Often referred to as the “body clock,” circadian rhythm controls what time of day people are most alert, hungry, tired or physically primed. However, this complex biological process is not unique to humans.
Circadian rhythms, which oscillate over a roughly 24-hour cycle in adaptation to the Earth’s rotation, have been observed in most of the planet’s plants, animals, fungi and cyanobacteria, and are responsible for regulating many aspects of organisms’ physiological, behavioral and metabolic functions.
Now, scientists led by biologist Pamela Silver have harnessed the circadian mechanism found in cyanobacteria to transplant the circadian wiring into a common species of bacteria that is naturally non-circadian.
The novel work, which for the first time demonstrates the transplant of a circadian rhythm, is reported in a new study in Science Advances.
“By looking at systems in nature as modular, we think like engineers to manipulate and use biological circuits in a predictable, programmable way,” said Silver, who is the HMS Elliott T. and Onie H. Adams Professor of Biochemistry and Systems Biology and a core faculty member at the Wyss Institute for Biologically Inspired Engineering.
Silver’s team used this methodology to successfully transplant a circadian rhythm into the bacterial species E. coli, which is widely used as a “workhorse” cell species by biologists because it is well understood and easy to genetically alter.
The genetically engineered circadian E. coli designed by Silver could one day be used in probiotic pills as a way to monitor the gut microbiota, the collective and diverse bacterial species that flourish in the human gastrointestinal tract and contribute to many health factors.
To create a circadian rhythm in E. coli, the protein circuit responsible for regulating circadian oscillations was modularly removed from cyanobacteria, the only bacterial species known to naturally contain a circadian rhythm.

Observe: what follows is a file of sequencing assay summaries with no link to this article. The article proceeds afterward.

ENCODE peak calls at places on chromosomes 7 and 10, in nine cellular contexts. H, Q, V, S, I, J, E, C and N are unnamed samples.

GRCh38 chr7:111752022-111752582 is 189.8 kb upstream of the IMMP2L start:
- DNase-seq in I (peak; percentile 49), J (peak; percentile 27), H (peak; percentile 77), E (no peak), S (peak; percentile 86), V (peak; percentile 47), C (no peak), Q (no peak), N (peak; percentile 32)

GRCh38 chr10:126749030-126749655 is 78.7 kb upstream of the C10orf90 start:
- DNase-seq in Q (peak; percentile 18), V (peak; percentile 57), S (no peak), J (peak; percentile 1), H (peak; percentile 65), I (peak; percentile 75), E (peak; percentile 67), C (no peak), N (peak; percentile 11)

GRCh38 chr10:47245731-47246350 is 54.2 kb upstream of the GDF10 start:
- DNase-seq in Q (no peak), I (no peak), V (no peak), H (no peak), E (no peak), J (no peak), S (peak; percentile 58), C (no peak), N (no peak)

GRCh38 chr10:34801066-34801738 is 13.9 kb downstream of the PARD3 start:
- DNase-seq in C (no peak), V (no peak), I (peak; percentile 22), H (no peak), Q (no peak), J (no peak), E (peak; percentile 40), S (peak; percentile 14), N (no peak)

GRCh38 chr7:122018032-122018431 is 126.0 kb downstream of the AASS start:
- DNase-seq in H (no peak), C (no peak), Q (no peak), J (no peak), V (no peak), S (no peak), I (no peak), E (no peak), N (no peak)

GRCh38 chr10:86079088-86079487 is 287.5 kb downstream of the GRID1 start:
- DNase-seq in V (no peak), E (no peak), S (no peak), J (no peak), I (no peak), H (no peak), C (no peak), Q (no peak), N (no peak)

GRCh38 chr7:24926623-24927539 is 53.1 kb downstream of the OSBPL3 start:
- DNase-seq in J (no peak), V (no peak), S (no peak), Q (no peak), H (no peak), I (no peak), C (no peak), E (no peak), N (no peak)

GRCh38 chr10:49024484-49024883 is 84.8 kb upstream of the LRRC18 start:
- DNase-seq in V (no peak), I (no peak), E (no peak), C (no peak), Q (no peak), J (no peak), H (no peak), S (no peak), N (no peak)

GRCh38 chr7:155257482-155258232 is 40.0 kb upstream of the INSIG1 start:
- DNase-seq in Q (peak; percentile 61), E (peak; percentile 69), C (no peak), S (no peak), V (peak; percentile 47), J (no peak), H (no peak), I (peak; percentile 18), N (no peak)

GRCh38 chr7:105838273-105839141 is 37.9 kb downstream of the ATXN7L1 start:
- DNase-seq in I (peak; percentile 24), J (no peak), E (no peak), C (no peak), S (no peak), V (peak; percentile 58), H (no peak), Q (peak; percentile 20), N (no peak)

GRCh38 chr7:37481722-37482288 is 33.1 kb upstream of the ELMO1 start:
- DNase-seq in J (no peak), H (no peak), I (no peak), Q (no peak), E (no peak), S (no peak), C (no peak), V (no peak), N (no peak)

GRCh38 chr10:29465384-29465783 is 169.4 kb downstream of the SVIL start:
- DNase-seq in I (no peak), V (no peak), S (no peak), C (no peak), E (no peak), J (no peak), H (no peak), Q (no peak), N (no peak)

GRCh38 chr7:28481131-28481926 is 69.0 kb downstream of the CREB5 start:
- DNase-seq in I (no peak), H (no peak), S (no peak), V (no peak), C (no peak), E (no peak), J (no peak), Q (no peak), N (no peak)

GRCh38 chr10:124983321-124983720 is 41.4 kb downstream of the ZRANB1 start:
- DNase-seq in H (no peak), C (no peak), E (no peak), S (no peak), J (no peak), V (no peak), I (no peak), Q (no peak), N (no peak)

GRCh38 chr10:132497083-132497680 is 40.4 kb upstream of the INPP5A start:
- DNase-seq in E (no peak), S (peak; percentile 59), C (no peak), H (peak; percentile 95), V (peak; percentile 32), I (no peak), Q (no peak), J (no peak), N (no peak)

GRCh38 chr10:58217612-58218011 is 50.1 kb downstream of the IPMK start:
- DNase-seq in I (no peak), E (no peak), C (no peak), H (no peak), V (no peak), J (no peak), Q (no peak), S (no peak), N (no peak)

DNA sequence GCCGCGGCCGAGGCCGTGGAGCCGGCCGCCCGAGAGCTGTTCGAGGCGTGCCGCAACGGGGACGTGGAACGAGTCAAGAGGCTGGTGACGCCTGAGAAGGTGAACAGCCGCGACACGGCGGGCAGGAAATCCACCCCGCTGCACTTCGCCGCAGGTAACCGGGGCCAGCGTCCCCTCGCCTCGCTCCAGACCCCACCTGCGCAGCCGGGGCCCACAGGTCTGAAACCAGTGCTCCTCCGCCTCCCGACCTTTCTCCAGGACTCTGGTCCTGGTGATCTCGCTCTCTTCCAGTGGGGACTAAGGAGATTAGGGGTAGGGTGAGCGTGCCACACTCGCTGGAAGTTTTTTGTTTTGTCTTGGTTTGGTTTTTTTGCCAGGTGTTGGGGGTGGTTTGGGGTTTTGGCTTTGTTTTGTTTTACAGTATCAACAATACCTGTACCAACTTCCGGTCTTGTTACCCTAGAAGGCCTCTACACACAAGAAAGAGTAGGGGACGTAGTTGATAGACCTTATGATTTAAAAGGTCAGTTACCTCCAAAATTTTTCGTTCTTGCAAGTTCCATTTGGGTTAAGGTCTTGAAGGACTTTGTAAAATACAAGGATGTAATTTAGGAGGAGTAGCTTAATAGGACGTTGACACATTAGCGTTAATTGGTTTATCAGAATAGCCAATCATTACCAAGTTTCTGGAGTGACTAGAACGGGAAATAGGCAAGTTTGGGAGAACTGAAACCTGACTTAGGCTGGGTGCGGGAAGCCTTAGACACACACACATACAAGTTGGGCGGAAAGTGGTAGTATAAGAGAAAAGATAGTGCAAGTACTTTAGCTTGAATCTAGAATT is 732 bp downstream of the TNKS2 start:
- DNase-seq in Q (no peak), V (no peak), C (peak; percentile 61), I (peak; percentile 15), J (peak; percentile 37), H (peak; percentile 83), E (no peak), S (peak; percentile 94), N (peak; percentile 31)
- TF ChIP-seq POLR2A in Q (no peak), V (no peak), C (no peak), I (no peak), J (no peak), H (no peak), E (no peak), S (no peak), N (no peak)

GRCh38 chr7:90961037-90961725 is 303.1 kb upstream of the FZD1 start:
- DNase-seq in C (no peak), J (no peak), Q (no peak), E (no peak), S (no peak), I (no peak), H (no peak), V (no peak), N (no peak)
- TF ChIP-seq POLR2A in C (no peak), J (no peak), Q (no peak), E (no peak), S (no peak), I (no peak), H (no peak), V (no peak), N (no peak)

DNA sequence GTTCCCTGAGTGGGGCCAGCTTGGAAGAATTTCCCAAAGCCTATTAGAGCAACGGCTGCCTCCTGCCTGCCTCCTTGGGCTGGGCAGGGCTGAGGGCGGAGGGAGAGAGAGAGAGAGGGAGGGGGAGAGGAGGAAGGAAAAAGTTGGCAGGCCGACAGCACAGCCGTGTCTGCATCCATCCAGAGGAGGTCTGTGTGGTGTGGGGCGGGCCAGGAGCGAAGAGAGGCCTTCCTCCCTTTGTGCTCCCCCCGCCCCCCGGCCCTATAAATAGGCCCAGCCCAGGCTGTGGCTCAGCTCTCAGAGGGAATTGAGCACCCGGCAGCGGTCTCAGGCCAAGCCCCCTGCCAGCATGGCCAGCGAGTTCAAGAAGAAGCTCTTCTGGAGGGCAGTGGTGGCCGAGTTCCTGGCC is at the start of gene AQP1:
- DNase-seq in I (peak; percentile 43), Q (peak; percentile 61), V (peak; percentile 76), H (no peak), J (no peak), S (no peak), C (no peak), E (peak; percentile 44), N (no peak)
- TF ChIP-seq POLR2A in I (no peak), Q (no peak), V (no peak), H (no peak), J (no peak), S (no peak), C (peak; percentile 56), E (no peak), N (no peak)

The protein circuit was then transplanted into E. coli, where it can be connected to additional gene expression components to potentially influence metabolic and behavioral functions in relation to the day-night cycle.
In the experimental E. coli, the circuit was linked to fluorescent proteins that lit up each time the circadian oscillations were triggered, causing the E. coli to glow rhythmically in a visual confirmation of the transplant’s success.
“The ultimate dream application would be to deliver these circadian E. coli to an individual in pill form, which could allow the circadian rhythm to be linked to additional biological circuits in order to perform a precisely timed release of drugs, or to be able to sense and influence the host’s circadian rhythm,” said the study’s first author, Anna Chen, a systems biology graduate student at the Wyss and HMS.
The human circadian rhythm has been shown to impact metabolism, which, when disturbed, can contribute to obesity and glucose intolerance. What’s more, many drugs, including those commonly used to treat various cancers, have been shown to fluctuate in their efficacy based on the time of day and the point in a patient’s circadian cycle when they are administered. Using circadian E. coli, therapeutic strategies to influence a patient’s circadian rhythm or to program drugs to release internally at a specific point in the patient’s circadian rhythm could energize treatments for cancer and metabolic diseases, among other clinical applications.
And further down the road, even the condition known as “jet lag,” which results when high-speed air travel disrupts a person’s body clock function, might someday be treated using circadian E. coli that could be leveraged to reprogram and adjust the body’s circadian rhythm to match the travel destination’s day-night cycle.
“What’s really amazing is that we’ve demonstrated the modularity of biological systems—this finding goes beyond the transplantability of a circadian rhythm to open new doors to understanding how other modular biological circuits could be transplanted from one species to another,” said Silver.